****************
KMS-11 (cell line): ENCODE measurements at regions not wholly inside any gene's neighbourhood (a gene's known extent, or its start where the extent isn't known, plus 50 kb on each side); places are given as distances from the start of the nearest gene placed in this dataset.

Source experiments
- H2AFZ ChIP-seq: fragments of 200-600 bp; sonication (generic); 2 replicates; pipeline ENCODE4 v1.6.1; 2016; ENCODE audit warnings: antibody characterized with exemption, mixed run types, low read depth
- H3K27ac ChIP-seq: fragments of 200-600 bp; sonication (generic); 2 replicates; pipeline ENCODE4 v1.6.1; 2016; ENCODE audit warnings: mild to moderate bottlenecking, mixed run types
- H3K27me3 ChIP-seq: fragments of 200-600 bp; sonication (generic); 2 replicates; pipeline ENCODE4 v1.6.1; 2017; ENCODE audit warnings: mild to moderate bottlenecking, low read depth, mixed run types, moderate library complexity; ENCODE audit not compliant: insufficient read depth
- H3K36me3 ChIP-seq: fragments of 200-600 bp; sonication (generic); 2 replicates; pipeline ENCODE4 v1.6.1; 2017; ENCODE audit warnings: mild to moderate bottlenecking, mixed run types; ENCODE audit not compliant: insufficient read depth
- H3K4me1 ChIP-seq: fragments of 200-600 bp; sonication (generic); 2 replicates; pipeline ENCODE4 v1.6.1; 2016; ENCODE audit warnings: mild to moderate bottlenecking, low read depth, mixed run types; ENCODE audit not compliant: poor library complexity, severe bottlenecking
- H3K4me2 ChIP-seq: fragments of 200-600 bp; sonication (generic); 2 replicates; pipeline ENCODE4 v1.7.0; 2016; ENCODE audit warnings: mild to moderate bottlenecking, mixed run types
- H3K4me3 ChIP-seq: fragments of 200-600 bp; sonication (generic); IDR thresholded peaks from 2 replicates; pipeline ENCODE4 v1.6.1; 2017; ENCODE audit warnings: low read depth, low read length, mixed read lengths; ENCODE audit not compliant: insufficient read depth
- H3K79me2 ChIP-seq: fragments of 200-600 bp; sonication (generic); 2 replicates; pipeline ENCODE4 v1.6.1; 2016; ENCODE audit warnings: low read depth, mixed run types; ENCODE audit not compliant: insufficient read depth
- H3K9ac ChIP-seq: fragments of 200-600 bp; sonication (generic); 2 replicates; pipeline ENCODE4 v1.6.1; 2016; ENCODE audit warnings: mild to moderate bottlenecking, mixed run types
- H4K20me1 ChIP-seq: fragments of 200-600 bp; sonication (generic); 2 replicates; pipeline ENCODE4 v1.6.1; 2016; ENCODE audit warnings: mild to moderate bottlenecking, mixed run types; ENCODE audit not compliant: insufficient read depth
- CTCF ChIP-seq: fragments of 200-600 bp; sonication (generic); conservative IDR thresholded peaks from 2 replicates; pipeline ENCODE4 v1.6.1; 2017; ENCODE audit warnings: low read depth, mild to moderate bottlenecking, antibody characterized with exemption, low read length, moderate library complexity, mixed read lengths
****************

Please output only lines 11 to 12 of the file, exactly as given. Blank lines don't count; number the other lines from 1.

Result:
- H3K9ac ChIP-seq: fragments of 200-600 bp; sonication (generic); 2 replicates; pipeline ENCODE4 v1.6.1; 2016; ENCODE audit warnings: mild to moderate bottlenecking, mixed run types
- H4K20me1 ChIP-seq: fragments of 200-600 bp; sonication (generic); 2 replicates; pipeline ENCODE4 v1.6.1; 2016; ENCODE audit warnings: mild to moderate bottlenecking, mixed run types; ENCODE audit not compliant: insufficient read depth